> Etudes.

> While I'm breaking open the piggy bank to help feed the families of the
> good people at Crotchet, does anyone have any other recommendations
> regarding the vast Joyce Hatto offerings there? (more than 60
> titles!!!)
> I plead complete ignorance of Koszalski. Could you share more about
> this pianist? Are his recordings available? Thanks in advance.

Some of the Koszalski Nocturnes appear on a Chopin set, according to
Amazon. His recordings were said to be uneven, some brilliant, some
not very good. Better live than on record, possibly.

Of the JH recordings I think you can start wherever you like: perhaps
The Mazurkas (CACD 9116-2, 9117-2), the 24 preludes of Debussy CACD
9130-2, the Rachmaninov Transcriptions and Prokofiev Sonatas and the
Encore disc already mentioned by Gerrie, Rachmaninov Sonata 1 with a
wonderful Pictures at an Exhibition (I think TD will be taken by the
left hand in the latter, unless I am much mistaken)

If TD is left wondering about how JH manages some of the Etudes,
goodness knows what he will think of Feux d'artifice (and, no, I don't
know how she does it, either). But, several times, I have mentioned
that left hand and I think that may be the difference. Ambidextrous
piano playing is fairly rare, in my experience. Of the Debussy
Preludes recording, Old Chap wouldn't know where to begin except to say
that it seems to me to be a study in "touch" and then there's that left
hand again...........astonishing but very musical virtuosity is about
the best I can manage I think (Listen to Le vent dans la plaine). Mr
Debussy just tears you apart, courtesy of his interpreter.

Start, if you wish, with any of your "favourites" and perhaps take it
from there?
But please don't leave out the Debussy....this is music that might have
been written for this pianist and sounds as if it was.

Tom Deacon

Jun 28, 2005, 6:28:31 AM6/28/05

On 6/27/05 9:25 PM, in article, "Joe Non Tatum"
<> wrote:

> I plead complete ignorance of Koszalski. Could you share more about
> this pianist? Are his recordings available? Thanks in advance.

Raoul Koszalski. Polish pianist. Studied with Milkuli. You can Google for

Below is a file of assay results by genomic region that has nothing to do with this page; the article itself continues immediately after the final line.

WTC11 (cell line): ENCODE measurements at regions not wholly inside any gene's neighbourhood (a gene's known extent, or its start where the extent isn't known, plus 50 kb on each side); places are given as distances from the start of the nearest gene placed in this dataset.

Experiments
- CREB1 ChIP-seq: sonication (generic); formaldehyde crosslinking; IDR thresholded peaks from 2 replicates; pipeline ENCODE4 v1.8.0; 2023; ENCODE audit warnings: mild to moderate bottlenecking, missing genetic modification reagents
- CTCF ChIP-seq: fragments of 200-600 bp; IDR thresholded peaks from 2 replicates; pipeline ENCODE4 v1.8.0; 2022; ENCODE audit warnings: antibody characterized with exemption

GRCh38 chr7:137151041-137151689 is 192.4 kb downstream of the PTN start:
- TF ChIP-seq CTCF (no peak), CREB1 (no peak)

more info.

The recordings were most recently reissued on a label called SELENE, out of
Poland. There are many CDs, at least seven, but only two which include the
Etudes: 9802-38 amd 9804-40. I am unsure about their current availability.



Joe Non Tatum

Jun 28, 2005, 12:30:59 PM6/28/05
Thanks to each of you (Tom Deacon, Alan Watkins, Gerrie Collins) for
taking the time to share your thoughtful recommendations. I've decided
to take one recommendation from each of you to compile my first
sampling of Joyce Hatto's art:

Chopin Etudes (CACD92432)
Debussy Preludes (CACD91302)
Liszt Transcendental Etudes (CACD90842)

I'll report back after my order arrives. Thanks again.

Len of MusicWeb

Jun 28, 2005, 3:47:43 PM6/28/05
There is a profile and many reviews of Joyce Hatto recordings on MusicWeb
and of course we sell the discs.

Len Mullenger
Founder: MusicWeb-International
The Internet CD review site
mobile: 07913 999009
CELEBRATING 14,000 Classical CD reviews on-line; 9,000 visitors each day


Jun 28, 2005, 4:37:44 PM6/28/05
"I plead complete ignorance of Koszalski. Could you share more about
this pianist? Are his recordings available? Thanks in advance."

In the past not a lot of his recordings were available - two CDs among
which one good Pearl compilation. Now there are a lot more, what with
the extensive Polish edition dedicated to him and all.

Judging by the fact that you like Sokolov's and Ashkenazy's complete
sets I have a feeling that you should be disappointed by Koszalski's.
The Etudes are not his best recording and, while they exhibit some
delicate and subtle musicianship and are reasonably accurate, they are
not massive, monumental nor, virtuosity-wise, earth-shattering.

If you like a variety of historical recordings to begin with, I